Published 04/11/2023 19:43
A day after Israel struck a convoy of ambulances transporting seriously injured patients from al-Shifa Hospital to the Rafah border crossing, the army intensified its bombardment of the Gaza Strip, hitting schools, mosques and more hospitals. If there were any qualms about trying to justify an attack on a hospital on the 17th, so as not to incur a war crime, Benjamin Netanyahu doubled down and showed how “defense rights” can occur from now on.
It is already known that the chances of condemning Netanyahu, his ministers and generals are distant, compared to what was done with Vladimir Putin, for much less. On the same day that the Palestinian Minister of Justice, Mohammed al-Shalaldeh, said that he will present the complaint to the International Criminal Court (ICC), the International Court of Justice stated that it will hold public hearings on the “legal consequences” of the practices of Israel in the Palestinian territories, but only at the beginning of next year, from February 19, 2024. Apparently, the ICC’s bet is that there will be no more Palestinian authority by then and the bureaucracy can be shelved.
At least 9,500 Palestinians have been killed since October 7, including 3,900 children. There are 24,158 injured and Israeli airstrikes also target paramedics and journalists. At least 46 journalists were killed, according to Gaza’s media office.
On Saturday morning, an Israeli aerial missile struck the al-Fakhoora school run by the United Nations Palestinian Refugee Agency (UNRWA) in the Jabalia refugee camp, killing at least 15 people and injuring 54, according to the Palestinian Ministry of Health.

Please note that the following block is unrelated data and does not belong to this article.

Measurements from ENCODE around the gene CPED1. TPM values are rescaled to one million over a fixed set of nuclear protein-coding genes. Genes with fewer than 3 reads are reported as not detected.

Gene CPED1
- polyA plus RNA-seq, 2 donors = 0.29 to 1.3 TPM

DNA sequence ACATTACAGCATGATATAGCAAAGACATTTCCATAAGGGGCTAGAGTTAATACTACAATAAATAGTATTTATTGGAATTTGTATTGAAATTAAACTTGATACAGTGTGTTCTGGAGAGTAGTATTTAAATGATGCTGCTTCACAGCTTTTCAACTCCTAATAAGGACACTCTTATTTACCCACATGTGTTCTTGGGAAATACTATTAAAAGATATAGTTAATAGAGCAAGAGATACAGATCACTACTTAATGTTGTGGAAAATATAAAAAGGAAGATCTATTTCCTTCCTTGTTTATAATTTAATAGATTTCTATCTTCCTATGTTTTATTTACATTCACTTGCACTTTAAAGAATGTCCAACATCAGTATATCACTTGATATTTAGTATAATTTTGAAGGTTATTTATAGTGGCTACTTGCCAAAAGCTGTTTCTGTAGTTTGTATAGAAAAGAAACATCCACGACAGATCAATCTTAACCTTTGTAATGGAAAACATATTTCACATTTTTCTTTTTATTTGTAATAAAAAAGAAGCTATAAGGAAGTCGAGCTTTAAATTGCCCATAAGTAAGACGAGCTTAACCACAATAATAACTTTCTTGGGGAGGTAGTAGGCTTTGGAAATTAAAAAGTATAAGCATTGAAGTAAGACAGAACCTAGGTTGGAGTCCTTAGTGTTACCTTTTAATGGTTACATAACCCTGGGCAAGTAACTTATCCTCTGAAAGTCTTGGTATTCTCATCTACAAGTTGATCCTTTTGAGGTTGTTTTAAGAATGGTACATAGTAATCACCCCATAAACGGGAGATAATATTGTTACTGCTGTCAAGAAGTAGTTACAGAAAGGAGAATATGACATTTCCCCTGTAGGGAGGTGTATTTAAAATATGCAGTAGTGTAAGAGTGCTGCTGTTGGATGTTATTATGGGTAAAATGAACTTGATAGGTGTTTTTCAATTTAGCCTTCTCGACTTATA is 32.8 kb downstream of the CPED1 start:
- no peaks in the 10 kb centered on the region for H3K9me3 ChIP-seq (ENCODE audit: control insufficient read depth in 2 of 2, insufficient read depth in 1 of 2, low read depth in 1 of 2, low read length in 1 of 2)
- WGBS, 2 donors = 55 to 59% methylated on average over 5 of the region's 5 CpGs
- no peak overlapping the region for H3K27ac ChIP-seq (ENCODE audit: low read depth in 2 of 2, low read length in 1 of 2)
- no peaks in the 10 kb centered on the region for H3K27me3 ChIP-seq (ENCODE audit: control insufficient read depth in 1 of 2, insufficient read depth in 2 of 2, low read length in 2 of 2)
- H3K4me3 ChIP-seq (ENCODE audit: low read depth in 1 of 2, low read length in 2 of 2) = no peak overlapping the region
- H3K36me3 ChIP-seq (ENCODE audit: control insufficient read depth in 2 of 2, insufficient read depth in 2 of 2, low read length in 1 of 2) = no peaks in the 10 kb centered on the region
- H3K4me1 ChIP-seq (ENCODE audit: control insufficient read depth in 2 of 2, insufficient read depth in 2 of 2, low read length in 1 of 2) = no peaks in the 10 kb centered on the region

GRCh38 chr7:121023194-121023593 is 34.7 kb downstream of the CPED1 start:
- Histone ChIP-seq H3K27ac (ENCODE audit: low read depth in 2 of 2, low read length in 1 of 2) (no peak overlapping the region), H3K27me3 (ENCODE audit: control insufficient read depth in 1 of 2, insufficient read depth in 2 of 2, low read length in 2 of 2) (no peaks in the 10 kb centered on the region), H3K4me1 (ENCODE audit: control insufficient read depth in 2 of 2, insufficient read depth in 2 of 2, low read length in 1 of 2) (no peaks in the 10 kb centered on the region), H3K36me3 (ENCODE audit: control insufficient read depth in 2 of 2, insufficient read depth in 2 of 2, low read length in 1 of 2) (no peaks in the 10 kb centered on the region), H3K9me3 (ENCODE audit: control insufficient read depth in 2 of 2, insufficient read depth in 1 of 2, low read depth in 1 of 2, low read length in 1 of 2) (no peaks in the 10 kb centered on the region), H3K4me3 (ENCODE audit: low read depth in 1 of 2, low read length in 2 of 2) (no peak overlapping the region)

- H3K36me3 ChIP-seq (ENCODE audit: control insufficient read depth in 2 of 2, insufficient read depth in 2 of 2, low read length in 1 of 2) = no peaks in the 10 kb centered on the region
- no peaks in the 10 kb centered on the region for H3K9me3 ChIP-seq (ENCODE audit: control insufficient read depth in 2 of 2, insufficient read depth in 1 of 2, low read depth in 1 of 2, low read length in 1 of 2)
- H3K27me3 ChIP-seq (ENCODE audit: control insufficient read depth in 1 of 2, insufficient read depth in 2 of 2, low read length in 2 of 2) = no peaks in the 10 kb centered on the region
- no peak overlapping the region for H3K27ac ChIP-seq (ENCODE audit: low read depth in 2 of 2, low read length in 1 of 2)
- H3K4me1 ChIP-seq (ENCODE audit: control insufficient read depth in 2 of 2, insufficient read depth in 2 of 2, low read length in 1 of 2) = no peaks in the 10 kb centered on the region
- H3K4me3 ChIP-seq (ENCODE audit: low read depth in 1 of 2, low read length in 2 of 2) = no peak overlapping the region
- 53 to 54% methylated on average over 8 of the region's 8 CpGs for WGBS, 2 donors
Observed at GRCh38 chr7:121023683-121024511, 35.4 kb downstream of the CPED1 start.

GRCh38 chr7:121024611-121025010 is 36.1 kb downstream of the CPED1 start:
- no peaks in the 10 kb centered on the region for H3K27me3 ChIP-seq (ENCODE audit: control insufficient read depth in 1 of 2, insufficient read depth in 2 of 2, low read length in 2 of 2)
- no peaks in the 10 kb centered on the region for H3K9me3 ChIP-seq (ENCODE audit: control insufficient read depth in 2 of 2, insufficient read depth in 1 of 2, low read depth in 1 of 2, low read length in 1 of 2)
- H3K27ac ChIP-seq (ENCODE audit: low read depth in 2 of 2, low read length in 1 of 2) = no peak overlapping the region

Thousands of people displaced by Israeli bombings in the Gaza Strip have taken refuge in al-Fakhoora school. The attack on the school is the third major attack on the Jabalia camp.
A witness to the attack who lost family members in the attack told Aljazira that four people in his family were killed or injured. “We have nothing to do with anything related to the Hamas movement. The room only had children and women”, added the witness.
The attack came hours after a deadly attack on the Osama bin Zaid school, which housed displaced families in the al-Saftawi area north of Gaza City, killing at least 20 people, according to local media.
On Saturday morning, the entrance to al-Nasser Children’s Hospital in western Gaza City was also attacked and several local media outlets reported civilian casualties.
The Health Ministry spokesperson said that around 2,200 people, including 1,250 children, are currently buried under the rubble of destroyed buildings in Gaza.
Israeli forces also attacked power generators and solar panels at al-Wafa Hospital in Gaza City, according to local media.
An Anadolu Agency correspondent reported that the bombing resulted in a significant fire in the hospital courtyard, which was eventually brought under control by civil defense teams after several hours.